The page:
I don't believe in version numbers, at least to tell you anything other than one release is more recent than another. A significant segment of programmers which disagrees: some people really won't believe that Perl 6 actually exists until someone slaps the mythical 1.0 (or 6.0?) tag on Rakudo.
(Usually I put on my philosopher hat and suggest that, as far as ontological arguments go, existence of a thing usually precedes the need to argue whether that thing looks there in your living room, but programmers have a weird deontological attachment to labels, where it's okay for a beta not to work because it's a beta. Kant's Software Development Process within the Limits of Reason Alone is a long discredited hoax created by bored CMU students in the early '80s.)
"1.0 means stable", I hear. 1.0 means "usable" or "mature" or "complete". Legions of enslaved programmers await that glorious day when we pry open the hatch of their galleys and smite their chains and allow them to use software every commit of which has been public for years. Apparently slapping a version number greater than 1 on something summons angels.
With no small irony do I admit to helping perpetuate the practice of releasing software which does not, in one sense or another, actually exist in a usable form. You've used it too. I use it every day. It gets millions of uses, and (or so you might believe), the entirety of Western Civilization and some of the East too might crumble if Serious Businesses realized that it's not really usable.
This is the most useful piece of software I've ever written. It's even part of the Perl 5 core (and it's been there for years, darn their reckless endangerment of Serious Corporations everywhere)! It's Test::Builder, currently at version 0.96.
If you sneeze at it funny or scrape your chair or if you passed by someone on the subway who owns a ferret or something, it might break and delete your data and set your server room on fire and certainly you can't rely on it, because who knows what evil lurks in the spaces caused by that missing 0.04!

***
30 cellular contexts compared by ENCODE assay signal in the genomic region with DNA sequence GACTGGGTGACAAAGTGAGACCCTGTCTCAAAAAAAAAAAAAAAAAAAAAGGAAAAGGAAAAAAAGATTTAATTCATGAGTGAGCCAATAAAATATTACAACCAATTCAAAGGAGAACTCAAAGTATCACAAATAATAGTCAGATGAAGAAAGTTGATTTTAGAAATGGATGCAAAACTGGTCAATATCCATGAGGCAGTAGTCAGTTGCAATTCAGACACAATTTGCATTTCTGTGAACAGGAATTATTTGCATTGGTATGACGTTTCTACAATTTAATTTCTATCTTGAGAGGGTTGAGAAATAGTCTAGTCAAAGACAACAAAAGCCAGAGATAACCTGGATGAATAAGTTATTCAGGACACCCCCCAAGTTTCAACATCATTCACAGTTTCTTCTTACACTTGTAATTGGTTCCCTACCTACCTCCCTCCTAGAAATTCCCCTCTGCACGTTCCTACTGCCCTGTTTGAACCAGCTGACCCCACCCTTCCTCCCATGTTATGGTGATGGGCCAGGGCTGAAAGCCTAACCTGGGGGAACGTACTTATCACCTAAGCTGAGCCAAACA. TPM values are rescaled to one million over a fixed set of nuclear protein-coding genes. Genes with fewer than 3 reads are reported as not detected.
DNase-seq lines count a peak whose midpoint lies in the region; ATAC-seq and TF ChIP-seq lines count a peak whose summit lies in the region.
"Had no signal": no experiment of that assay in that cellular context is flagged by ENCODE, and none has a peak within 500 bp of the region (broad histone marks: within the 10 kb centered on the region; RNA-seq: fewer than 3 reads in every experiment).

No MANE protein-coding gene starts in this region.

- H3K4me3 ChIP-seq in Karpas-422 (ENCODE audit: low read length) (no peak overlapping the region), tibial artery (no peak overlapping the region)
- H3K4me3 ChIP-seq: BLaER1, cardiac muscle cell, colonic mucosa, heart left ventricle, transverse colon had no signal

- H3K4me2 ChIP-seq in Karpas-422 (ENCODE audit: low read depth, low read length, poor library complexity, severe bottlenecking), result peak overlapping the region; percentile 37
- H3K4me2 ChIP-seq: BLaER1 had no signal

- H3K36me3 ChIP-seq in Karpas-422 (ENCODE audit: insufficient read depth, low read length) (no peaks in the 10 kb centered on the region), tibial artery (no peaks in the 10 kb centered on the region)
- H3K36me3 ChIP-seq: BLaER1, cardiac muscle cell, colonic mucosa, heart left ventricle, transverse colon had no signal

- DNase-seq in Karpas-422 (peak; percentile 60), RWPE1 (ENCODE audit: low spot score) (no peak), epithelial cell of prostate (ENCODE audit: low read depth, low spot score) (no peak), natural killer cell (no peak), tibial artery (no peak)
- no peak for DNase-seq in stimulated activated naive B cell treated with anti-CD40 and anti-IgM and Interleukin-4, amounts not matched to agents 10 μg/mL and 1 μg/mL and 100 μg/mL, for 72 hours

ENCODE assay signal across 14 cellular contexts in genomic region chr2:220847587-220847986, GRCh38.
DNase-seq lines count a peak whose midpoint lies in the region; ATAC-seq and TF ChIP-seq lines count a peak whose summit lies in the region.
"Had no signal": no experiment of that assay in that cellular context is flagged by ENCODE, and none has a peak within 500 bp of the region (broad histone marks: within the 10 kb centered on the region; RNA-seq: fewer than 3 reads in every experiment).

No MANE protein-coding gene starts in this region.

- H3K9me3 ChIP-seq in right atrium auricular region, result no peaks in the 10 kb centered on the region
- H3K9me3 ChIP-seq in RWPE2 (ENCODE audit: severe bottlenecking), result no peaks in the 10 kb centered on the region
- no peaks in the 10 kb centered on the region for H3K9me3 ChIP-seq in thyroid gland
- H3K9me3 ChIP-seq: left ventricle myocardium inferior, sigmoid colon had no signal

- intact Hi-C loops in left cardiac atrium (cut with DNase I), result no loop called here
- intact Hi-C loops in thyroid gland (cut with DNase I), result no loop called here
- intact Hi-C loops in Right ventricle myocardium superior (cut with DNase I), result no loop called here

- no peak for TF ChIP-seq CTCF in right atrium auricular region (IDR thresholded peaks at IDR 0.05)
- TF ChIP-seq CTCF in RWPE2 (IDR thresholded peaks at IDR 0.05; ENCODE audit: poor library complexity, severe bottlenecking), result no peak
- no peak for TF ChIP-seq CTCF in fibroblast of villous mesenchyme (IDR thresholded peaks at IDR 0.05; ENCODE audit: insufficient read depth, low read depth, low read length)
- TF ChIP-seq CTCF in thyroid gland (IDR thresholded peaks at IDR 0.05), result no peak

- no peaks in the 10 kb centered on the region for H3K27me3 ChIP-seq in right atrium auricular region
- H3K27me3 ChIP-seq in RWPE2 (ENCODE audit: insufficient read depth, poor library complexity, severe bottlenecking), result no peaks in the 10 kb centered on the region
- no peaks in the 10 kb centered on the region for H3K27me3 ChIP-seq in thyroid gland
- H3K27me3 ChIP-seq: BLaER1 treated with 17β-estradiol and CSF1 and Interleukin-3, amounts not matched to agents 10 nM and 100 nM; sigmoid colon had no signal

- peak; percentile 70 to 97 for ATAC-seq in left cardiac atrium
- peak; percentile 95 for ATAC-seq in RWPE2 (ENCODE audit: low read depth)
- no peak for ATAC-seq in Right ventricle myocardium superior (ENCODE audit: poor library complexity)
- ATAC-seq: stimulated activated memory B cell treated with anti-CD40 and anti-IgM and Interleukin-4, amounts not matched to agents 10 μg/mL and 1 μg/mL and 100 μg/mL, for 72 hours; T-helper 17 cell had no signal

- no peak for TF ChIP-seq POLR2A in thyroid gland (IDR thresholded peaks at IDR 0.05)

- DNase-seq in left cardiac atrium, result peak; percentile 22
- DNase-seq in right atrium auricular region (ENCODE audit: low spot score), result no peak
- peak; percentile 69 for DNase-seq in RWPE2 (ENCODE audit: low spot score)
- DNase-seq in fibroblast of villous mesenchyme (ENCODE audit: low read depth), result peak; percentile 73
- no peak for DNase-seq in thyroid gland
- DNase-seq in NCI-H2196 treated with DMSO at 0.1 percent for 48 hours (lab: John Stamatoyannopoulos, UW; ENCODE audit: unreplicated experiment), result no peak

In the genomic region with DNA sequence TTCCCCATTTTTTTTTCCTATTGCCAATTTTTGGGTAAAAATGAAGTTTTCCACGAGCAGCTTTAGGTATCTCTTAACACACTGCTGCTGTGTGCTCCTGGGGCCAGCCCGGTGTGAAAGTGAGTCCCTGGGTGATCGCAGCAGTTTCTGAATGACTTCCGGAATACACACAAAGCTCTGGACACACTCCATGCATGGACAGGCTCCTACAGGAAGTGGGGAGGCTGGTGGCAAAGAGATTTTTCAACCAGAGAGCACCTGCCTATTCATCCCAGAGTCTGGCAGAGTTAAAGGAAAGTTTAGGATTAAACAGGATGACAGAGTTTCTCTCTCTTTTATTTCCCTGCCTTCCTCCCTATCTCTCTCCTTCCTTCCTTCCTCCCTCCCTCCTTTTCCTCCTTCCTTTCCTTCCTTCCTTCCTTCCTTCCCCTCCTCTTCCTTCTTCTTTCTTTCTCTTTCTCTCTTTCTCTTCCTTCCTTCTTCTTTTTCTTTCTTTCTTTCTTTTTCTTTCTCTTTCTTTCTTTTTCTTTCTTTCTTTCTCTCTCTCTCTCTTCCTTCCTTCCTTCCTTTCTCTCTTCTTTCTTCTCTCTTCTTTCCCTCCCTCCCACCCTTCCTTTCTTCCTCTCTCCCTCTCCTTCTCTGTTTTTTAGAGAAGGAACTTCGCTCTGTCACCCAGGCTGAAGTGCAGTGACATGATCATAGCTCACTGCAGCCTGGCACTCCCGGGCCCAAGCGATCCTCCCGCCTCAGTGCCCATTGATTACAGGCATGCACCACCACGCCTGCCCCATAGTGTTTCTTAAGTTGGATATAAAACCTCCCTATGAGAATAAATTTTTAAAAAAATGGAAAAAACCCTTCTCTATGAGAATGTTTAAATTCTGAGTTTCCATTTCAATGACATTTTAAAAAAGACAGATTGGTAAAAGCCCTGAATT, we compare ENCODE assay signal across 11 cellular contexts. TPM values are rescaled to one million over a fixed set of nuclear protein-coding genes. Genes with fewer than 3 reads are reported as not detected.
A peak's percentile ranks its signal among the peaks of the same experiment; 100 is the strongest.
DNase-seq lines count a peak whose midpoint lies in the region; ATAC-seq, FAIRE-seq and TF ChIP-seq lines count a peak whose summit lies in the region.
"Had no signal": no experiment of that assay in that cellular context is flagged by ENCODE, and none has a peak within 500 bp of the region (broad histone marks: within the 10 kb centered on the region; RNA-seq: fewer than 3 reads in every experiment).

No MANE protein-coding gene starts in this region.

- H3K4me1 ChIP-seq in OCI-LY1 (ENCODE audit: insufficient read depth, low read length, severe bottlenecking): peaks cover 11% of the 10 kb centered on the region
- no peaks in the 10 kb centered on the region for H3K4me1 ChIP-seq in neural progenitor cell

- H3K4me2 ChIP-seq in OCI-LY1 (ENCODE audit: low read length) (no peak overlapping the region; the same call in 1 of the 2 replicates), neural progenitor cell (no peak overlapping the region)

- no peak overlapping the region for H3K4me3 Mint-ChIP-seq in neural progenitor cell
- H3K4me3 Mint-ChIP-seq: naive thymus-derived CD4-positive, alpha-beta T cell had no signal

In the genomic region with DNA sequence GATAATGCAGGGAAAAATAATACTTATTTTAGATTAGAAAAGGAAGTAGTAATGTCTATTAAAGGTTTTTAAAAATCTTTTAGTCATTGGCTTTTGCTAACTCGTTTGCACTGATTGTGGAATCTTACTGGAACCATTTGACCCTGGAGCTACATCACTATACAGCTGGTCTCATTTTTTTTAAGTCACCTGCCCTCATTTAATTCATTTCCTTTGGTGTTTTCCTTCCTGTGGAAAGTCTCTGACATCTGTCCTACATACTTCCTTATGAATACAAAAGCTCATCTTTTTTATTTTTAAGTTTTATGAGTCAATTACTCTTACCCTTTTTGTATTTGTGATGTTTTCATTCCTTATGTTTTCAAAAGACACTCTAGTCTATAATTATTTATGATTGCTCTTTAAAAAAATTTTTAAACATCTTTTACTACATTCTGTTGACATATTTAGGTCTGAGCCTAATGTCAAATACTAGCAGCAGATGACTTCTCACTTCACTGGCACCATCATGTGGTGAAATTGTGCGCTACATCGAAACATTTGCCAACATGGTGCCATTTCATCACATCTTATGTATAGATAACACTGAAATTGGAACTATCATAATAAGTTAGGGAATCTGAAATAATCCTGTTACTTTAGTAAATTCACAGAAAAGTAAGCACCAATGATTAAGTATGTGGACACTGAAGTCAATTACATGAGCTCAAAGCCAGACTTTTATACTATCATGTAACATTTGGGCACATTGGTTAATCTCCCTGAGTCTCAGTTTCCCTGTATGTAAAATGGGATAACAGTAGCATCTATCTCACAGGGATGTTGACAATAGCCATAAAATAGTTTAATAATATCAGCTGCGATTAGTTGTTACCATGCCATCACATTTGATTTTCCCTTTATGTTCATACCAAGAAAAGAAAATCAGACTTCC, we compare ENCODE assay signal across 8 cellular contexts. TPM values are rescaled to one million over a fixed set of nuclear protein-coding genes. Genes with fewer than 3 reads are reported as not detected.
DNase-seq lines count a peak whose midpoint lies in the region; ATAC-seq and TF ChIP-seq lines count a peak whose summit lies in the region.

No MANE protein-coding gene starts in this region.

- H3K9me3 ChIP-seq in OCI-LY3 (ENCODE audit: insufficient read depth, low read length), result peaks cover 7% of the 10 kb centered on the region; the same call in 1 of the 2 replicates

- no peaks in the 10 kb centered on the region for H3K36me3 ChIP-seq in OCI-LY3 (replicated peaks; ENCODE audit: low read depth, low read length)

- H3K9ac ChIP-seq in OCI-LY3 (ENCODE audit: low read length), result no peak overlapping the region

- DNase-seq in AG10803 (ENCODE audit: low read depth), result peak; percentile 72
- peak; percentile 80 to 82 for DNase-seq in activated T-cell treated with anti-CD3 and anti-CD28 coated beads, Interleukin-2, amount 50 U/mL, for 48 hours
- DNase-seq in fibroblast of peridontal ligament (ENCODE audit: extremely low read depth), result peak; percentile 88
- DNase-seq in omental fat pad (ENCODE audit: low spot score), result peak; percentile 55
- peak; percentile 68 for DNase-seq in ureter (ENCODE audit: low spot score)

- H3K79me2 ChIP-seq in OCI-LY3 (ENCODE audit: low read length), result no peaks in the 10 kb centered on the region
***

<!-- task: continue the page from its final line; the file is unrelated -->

It gets worse; T::B has infected the CPAN as well. We'll have to excise it from every corner of every test module and every build or configuration dependency. You just can't trust its beady eyes. What nine year old can you trust?
I know, I know. You think you can make it work for your platform. You've run its tests and you've skimmed its code and you've looked at its bug queue and you've read its documentation, and you truly believe that—in this one case—you can get by with using software which doesn't exist in a useful, usable form because you're a grown up software developer and you know how to evaluate things for your own purposes. Besides, even RHEL includes it as a package, and you know they're still waiting to see if this desktop computing thing will ever take off. (Sure, maintaining backward compatibility with Hollerith cards is a pain, but have you seen the size of those support contracts?)
You might try that, but you'd be wrong. After all, who are you to decide what might work for your specific environment? You're merely a professional with training and experience and local information on your business requirements and coding standards and your own common sense and good judgment.
Who would ever believe you over a monotonically increasing real number?
The solution is clear. If we want to solve the software crisis, we should reclaim from our hard drives the imaginary software sucking up otherwise valuable inodes. The bad news is that we'll have to delete perl5i (but the good news is that we'll finally be rid of that pernicious iPad).